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Blessing, Mourning, Mercy

December 12, 2011

“Blessed are those who mourn,” said Jesus.

Friends always referred to us as “Don and Dai Sil” as if it was one name.  We were indeed “one,” two who completed each other, two who were inseparable.

Now Don is gone and invisible but he is still inseparable.  He was never separated from me.

Yet, I mourn the absence of his physical presence. I miss his voice, his eyes—I miss everything about him.

In the pain of my loss of Don, and in my need to go on, I invite everyone—especially myself—to meditate on what Jesus said, “Blessed are those who mourn.”  Much of my life since Don’s departure has been a meditation on this, which I want to share with you in Shoulder Friends blog writings and also in the book, Looking for Don, scheduled for publication in the winter of 2012.

Today, I focus on another saying of Jesus:

“Blessed are the merciful, for they shall obtain mercy.” (Matt. 5:7)

Most of my life, I was a believing Christian and craved for certainty.  I wanted to be certain about many things, especially about “right and wrong.”

Don didn’t miss that my craving for certainty begat “self-righteousness.”  He was right.  Even without his reminder, I have been aware of this tendency in myself and grappled with this.

I began to cultivate “understanding.” In my head, I understood that certainty led one to be self righteous while “understanding” to mercy.  If you are so certain about your own convictions, you are naturally led to see others’ views as wrong, accompanied with a strong desire to condemn or to convert others to your views.  Understanding leads you to see others and their views in a different light.

Now in Don’s absence, I want to pursue “understanding” more than ever before.  In this frame of mind, I came to the saying of Jesus, “Blessed are the merciful, for they shall obtain mercy.” What a beautiful teaching!  In my grief, I want to be merciful to myself, to others, even to the animals and plants. I want to be merciful to all those who grieve.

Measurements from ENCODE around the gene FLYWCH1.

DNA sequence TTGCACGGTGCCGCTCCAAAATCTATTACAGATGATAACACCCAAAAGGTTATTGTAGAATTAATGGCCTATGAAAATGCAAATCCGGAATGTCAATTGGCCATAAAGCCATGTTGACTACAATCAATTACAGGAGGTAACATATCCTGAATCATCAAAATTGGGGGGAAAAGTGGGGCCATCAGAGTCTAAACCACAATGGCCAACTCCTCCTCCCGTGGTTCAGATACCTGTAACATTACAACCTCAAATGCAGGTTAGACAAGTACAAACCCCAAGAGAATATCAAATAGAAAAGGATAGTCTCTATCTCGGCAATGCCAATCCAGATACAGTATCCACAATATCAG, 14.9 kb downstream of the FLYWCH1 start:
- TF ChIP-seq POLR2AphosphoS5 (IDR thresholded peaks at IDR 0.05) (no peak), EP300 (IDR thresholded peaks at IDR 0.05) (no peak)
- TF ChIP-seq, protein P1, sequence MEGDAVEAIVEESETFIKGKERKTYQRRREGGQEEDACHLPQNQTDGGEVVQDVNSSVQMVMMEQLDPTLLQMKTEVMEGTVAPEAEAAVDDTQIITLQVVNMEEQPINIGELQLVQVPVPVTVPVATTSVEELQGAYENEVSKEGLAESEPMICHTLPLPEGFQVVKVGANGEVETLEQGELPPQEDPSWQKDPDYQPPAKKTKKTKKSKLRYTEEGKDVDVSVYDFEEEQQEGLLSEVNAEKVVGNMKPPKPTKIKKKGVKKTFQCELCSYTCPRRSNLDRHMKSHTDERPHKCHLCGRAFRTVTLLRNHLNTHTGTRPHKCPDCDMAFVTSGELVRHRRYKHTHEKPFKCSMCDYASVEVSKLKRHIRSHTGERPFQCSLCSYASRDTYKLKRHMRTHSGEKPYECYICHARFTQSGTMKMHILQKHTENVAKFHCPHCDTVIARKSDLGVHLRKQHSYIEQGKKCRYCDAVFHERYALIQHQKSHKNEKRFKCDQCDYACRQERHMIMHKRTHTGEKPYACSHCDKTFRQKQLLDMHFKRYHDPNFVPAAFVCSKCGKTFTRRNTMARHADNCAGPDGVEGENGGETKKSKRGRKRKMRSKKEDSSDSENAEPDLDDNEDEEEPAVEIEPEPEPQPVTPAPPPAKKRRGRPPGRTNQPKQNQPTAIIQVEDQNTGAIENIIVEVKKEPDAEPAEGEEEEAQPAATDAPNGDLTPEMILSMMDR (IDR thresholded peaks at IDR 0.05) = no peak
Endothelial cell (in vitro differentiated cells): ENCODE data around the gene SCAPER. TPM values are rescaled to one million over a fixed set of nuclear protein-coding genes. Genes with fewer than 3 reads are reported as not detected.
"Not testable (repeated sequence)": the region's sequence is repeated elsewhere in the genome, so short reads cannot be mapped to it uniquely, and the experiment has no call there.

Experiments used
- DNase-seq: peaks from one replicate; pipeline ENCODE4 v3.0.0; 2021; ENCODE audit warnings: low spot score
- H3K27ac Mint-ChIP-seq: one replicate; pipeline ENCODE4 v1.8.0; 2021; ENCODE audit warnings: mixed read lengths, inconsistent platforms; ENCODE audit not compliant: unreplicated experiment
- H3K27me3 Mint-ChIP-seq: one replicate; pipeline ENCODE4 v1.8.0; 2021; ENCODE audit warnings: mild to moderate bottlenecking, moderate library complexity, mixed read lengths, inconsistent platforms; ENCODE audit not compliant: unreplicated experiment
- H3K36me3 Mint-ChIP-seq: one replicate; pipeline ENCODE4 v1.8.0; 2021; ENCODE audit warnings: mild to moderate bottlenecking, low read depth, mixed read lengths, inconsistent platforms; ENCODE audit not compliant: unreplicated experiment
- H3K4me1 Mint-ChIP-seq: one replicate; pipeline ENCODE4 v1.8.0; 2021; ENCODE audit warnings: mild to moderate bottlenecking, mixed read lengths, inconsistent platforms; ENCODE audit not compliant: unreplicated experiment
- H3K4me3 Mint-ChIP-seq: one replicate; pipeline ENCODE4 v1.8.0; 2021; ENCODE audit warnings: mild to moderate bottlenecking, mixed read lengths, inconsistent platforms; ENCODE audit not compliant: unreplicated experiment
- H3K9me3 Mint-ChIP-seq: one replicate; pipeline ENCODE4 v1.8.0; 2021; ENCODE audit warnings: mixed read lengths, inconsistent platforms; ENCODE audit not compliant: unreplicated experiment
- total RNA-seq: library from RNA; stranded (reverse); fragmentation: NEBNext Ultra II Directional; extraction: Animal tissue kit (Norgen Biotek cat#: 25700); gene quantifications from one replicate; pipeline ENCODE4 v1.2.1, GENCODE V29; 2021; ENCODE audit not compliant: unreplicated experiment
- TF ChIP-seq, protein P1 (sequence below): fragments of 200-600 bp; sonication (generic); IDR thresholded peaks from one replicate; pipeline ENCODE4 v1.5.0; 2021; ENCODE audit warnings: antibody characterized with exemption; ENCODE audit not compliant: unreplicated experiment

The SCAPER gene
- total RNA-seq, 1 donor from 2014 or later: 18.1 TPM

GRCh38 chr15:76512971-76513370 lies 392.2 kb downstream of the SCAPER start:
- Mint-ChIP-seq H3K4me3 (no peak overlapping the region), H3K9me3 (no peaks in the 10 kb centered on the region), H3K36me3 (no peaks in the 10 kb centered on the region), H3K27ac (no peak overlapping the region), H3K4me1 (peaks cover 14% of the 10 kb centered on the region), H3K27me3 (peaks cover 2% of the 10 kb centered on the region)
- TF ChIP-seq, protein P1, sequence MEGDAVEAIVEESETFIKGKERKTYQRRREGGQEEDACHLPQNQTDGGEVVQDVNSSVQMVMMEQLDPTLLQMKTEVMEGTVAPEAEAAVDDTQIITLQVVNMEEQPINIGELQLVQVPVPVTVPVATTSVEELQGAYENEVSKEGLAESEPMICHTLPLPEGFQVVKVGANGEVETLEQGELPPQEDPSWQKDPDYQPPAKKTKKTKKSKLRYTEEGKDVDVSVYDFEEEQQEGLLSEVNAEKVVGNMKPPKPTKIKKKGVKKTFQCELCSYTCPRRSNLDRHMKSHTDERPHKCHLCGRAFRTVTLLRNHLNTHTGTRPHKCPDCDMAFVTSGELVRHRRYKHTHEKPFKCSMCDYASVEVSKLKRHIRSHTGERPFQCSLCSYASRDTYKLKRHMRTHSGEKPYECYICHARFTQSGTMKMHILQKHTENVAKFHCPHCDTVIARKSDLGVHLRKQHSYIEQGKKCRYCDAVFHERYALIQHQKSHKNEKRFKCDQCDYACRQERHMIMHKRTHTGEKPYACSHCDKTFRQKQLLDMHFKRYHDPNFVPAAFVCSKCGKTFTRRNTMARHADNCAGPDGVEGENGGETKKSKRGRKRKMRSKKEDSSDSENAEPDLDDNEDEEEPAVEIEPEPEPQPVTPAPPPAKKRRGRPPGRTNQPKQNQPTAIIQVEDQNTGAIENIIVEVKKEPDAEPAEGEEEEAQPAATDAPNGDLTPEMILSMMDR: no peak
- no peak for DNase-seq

“Be merciful to yourself and to others,” I hear Don’s voice every day.


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  1. Grace permalink

    Thanks for the beautiful post Dai Sil and how we need to be reminded how we should be “merciful to ourselves and to others.” I miss Don too.

    • Grace, you are the first one who wrote! It does not surprise me that you liked the part that addresses “mercy.” That’s you and that’s also Don and me. I am so glad that you got to know Don before he left us. It comforts me that Don is missed by you and that you and I are going to learn to be merciful to ourselves and others. Much love to you. Dai Sil

  2. Rose permalink

    Dearest Dai Sil, your writing brought tears to my eyes…touched my heart.

    • I am so glad that my writing touched you. My writing was from my heart and I am glad that my heart reached you! What you wrote also confirms that there is deep love in tears. Thanks. Dai Sil

  3. Nothing erodes identity as much as the death of a loved one, but nothing fortifies it as much, either. I think that any self-righteousness you may have shown in the past is being replaced by a profound understanding, and with that understanding, a kind of peace. Don would be so proud.

    It’s amazing how deep hurt, whether it’s physical or emotional, can produce such sweet and tender mercy and compassion. It’s like the winter frost making apples that much more honeyed in taste. You will offer that mercy and compassion to others, and in doing so, will receive it, and life will begin to lose more of its jagged, hurtful corners.

    • Hi, Yoona,

      During the last few years of Don’s life, I used to tell him that I wanted to die a “simple” woman. He didn’t say much. After he was gone, I found his writing in which he expressed his skepticism about my wish. He was right to be skeptical because it is not easy, to put it mildly. to change life all consumed by a wish to work hard, to achieve a lot, etc. . .visibly success oriented life.

      Now Don is gone, my wish to die a simple woman becomes stronger and stronger. I want to understand to have mercy, not certainty that would lead me to self-righteous.

      Today is Christmas. I am going to take a long walk and look at the beautiful sky where Don now belongs.
      Have a simple, beautiful Christmas.
      Dai Sil

  4. I am sure you are getting closer to your goal of becoming that simple person. Tragedies can shift the ego to a lesser place and open one’s heart. That’s apparently what is happening with you, and it is an arduous but ultimately a positive transformation. I hope you had a beautiful, long walk today. Best Christmas wishes to you, too, Dai Sil!

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